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Perfect for incorporating the 2018 mid-term election into your classroom!
Challenge your American Government / Civics students to research this year's ballot measure initiatives and candidates running for office, to compare political party platforms, and to explore perennial issues like voter turnout, the history of voting rights, and local voter registration and election laws in this inquiry-driven, primary source-based PBL unit that asks, “Is voting an American a responsibility, right, or privilege?”
By the end of this unit, your students will be able to:
- Annotate and analyze news media sources including news articles, data graphs, and editorials
- Paraphrase and evaluate primary sources like the Federalists Papers, the Constitution, and official party platforms
- Work collaboratively to understand voting issues and make careful decisions
- Demonstrate mastery through an extended document-based essay and an authentic project
Highly-scaffolded and critical thinking and source skill building, this unit is perfect leading up to the November election!
Culminate learning with:
- Document-Based Essay, by supporting your students with a wide variety of real-world sources, review activity, outline template, sentence stems, and rubrics, that requires them to encapsulate their understanding of the entire unit by arguing their answer to the not-so-simple question, “Is voting an American a responsibility, right, or privilege?”
- Mock Election, by guiding students through careful, balanced research to arrive at educated decisions, preparing them to become real-life voters as adults.
Check out the Preview for a detailed look at this compelling unit or download the FREE Unit-At-A-Glance.
Or, try out this FREE Voting Timeline Lesson from the Voting 101 section of this unit.
Note: there are two mini unit version of this unit if you are short on time!
Greatness is being an engaged and contributing member of one’s representative democracy.
Nothing is more real, more current, or more urgent than preparing your students to be citizens in the current election, regardless if they are 18 or not quite, regardless if it is a big election year or "off" year.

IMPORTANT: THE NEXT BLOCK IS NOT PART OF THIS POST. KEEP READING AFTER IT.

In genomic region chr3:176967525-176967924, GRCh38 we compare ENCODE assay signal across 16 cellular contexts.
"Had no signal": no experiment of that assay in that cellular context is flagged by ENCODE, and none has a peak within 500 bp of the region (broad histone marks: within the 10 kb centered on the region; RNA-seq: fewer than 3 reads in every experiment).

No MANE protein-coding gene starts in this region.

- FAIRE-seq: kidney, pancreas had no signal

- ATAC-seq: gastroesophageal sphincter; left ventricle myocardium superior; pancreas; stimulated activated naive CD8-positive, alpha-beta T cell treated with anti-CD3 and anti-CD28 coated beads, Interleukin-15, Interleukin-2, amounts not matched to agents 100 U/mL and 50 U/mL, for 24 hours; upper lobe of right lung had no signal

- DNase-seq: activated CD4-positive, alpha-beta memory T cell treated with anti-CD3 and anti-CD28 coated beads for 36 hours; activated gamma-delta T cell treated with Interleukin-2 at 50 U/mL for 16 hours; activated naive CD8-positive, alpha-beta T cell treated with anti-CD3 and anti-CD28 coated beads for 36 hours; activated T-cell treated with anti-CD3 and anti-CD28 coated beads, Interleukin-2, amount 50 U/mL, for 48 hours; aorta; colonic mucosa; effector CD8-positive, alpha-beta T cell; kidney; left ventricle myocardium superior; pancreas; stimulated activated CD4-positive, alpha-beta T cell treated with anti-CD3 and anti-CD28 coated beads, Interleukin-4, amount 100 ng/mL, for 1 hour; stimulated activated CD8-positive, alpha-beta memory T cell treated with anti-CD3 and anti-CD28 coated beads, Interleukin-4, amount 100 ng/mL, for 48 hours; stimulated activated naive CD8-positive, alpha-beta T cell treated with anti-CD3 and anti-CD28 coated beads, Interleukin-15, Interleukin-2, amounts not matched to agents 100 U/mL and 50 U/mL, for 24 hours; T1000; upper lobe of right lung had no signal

Multiple studies have proven that when teenagers participate in voting, even a mock election, they are more likely to vote as adults; additionally, their parents have a higher voter turnout in that year's election. Be the cause of this highest form of civic engagement!
This year, let’s leave the way-out-of-date government textbook behind and take students straight to the front-page news of today with primary sources, news articles and editorials, data graphs, and official campaign websites to make their learning memorable.
The beauty of a thematic unit like this is your freedom to mix-and-match, add-and-subtract: each activity is self-contained, allowing for complete customization to meet local standards, time restraints, and interests. Even better, you'll be able to download annual updated resources year-after-year for free!
This unit can be done well in anywhere from 3 to 6 weeks.
Included in this complete unit:
- Unit At-A-Glance and 6 pages of detailed daily lesson plans from the unit hook to the final assessment for you
- Graphic organizer and concept definition sheet for unit-long note taking for your students
6 Voting 101 Mini-Lessons: self-contained, one class period collaborative activities
- Timeline Match-Up: work in teams to determine when groups of Americans received the right to vote
- Citizen Quote Speed Dating: mingle around hearing a wide variety of wise words on what being a citizen means